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PROCTOR AND MATTHEWS: THE BRICK BUILDINGS THAT STAND THE TEST OF TIME

When Stephen Proctor and Andrew Matthews first set up in practice in the late 1980s they tended to design few buildings in brick. Those brick buildings they did complete early in their career have stood the test of time.
By Proctor and Matthews

04 December 2017

Stephen Proctor and Andrew Matthews
Above: Stephen Proctor and Andrew Matthews

When Stephen Proctor and Andrew Matthews first set up in practice in the late 1980s they tended to design few buildings in brick. Then they favoured render and timber, but experience has shown that these materials need regular maintenance to uphold their appearance. However, those brick buildings they did complete early in their career – such as Ropemakers Field, a row of terrace houses in Limehouse where the use of brick was contextually driven – have stood the test of time.

 

Proctor and Matthews worked with Ralph Erskine on the Greenwich Millennium Village (2000-05) and while they were expected by the developer to deliver without using wet trades and to maximise prefabrication, Erskine insisted on using brick. Stephen Proctor relates that Erskine “saw using local labour and craftsmanship as part of that sustainable agenda, whereas we were very much thinking about prefabrication, lightweight construction and low embodied energy”. As exemplified in the Aula Magna building at Stockholm University, Erskine was splitting bricks, using their textural quality and different brick colours to provide a richness to the architecture, and manipulate the scale of relatively big buildings to make them more domestic.

 

Since that time Proctor and Matthews have completed many brick buildings. They have always had a fascination for the Arts & Crafts Movement buildings’ use of brick as a warm, domestic material, such as at Philip Webb’s Red House for William Morris (1860). Proctor is a member of the Art Workers’ Guild. They are also inspired by Aalto’s and Utzon’s work with brick, and recent civic projects such as Herzog & de Meuron’s Blavatnik Building at Tate Modern and O’Donnell & Tuomey’s Saw Hee Hock student centre at the LSE. Matthews says that the public perceives that brick has a permanence about it, and that is psychologically important. “How do you deal with the government’s drive for prefabrication without the results looking like temporary buildings? How do you bring the qualities of brick and the advantages of prefabrication together? That’s quite an exciting thing to be thinking about.”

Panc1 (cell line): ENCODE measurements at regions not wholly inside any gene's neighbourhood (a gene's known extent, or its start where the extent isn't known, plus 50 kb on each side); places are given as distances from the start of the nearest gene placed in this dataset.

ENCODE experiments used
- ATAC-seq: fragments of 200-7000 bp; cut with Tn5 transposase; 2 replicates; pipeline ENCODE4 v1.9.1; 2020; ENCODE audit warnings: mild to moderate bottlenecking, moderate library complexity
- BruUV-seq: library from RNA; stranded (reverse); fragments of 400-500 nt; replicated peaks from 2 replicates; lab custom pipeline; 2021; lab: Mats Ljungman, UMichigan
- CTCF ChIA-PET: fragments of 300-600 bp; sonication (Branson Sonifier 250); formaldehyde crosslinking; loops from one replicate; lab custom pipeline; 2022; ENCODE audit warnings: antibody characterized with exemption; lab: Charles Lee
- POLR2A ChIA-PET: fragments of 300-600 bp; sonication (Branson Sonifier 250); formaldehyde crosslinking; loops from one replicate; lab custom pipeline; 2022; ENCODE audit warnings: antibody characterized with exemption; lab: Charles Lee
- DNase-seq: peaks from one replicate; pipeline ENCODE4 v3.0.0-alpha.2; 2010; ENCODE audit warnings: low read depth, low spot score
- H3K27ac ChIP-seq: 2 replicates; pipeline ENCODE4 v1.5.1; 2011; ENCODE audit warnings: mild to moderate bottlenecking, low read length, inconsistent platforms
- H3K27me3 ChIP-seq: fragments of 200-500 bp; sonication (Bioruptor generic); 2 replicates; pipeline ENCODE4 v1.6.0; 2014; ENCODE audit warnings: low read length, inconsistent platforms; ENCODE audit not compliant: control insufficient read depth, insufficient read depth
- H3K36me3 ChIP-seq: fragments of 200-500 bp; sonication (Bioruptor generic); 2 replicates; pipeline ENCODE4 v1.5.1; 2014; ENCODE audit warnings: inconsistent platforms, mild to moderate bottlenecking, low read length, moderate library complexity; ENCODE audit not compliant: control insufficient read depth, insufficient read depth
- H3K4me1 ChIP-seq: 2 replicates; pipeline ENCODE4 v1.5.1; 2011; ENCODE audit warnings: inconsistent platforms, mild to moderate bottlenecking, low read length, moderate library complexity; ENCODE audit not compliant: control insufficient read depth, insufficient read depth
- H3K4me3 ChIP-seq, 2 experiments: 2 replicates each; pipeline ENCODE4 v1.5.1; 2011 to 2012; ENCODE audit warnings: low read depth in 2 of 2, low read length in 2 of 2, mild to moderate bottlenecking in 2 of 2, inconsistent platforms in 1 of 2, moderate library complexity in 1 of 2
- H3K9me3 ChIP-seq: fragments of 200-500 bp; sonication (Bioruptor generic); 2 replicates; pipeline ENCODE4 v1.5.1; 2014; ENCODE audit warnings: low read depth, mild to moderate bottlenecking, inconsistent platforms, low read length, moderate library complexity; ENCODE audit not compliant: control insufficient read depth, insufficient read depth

At Abode at Great Kneighton, the new development south of Cambridge, brick slips are used with cast concrete lintels. On a project in Sheffield they are using cut brick, like a brick slip but deeper. Where they can’t get bricklayers to lay it, it’s being adhered to panels to create a pattern. Stephen Proctor says: “We might think, as designers, that pulling a brick out and making a nice texture would cost the same to lay as brick that’s just flush, but in practice it doesn’t.” He says that this can apply even to traditional bonds, such as English garden wall bond – stretcher bond is king. According to Matthews the skill base is within small firms, not the big contractors. Both he and Proctor feel that that brick industry should be pushing for greater craftsmanship in brick, because the demand from architects and clients is there.

 

“We see the reinvention of how brick is used in contemporary domestic architecture as quite an important, British thing.” There are themes that they are developing in Proctor and Matthews’ work all the time: scale, the augmentation of the facade, the articulation of entrance and threshold, how you put a hole in a wall. They view the repetitive punched-out window as an expression of a procurement methodology that is about simplifying the way things are built but is not necessarily about the augmentation of a domestic environment or the enrichment of the civic quality of the city. While a terrace in stretcher bond looks like one big building, historically openings have been augmented: Edwardian terraces have rubbed brick arches and columned brickwork. At Hargood Close, a supported housing scheme in Colchester, the practical problem of the vulnerability of the residents is disguised with a solution to the elevation. Rather than use balustrades, perforated brick panels ventilate the walkway, interspersed with full-height glazing.

 

The practice’s use of brickwork has developed with its interest in the articulation of thresholds; with the Great Kneighton scheme and with Station Grove in Wembley, a social housing project that again uses textured brick to manipulate scale: horizontal banding at each floor level contrasts with infill panels of dark split brick bonding. At Chapter House in Lichfield ribbed brickwork, which became known as corduroy bond in their office, changes colour as it rises up the building. Proctor and Matthews like the slightly narrower, 50mm gauge bricks, but combining them with 65mm bricks was something of a challenge. Residents have written in saying how much they appreciate the quality of the brickwork, the planners are pleased with its crafted quality, and it has been shortlisted for the AJ Architecture Awards’ Housing Project of the Year.

 

Proctor and Matthews considers that over the last 20 years the brick industry has got better at helping architects with unusual details. At Horsted Park, the brick manufacturer’s technical advice helped them achieve a detail with a 100mm projection that ordinarily would have been rejected by the NHBC. “It would be interesting to see the industry come out with more of that, particularly how their brickwork could be prefabricated, so textured brickwork could be produced in a factory in controlled conditions. There’s just as much craft in doing that as on a building site.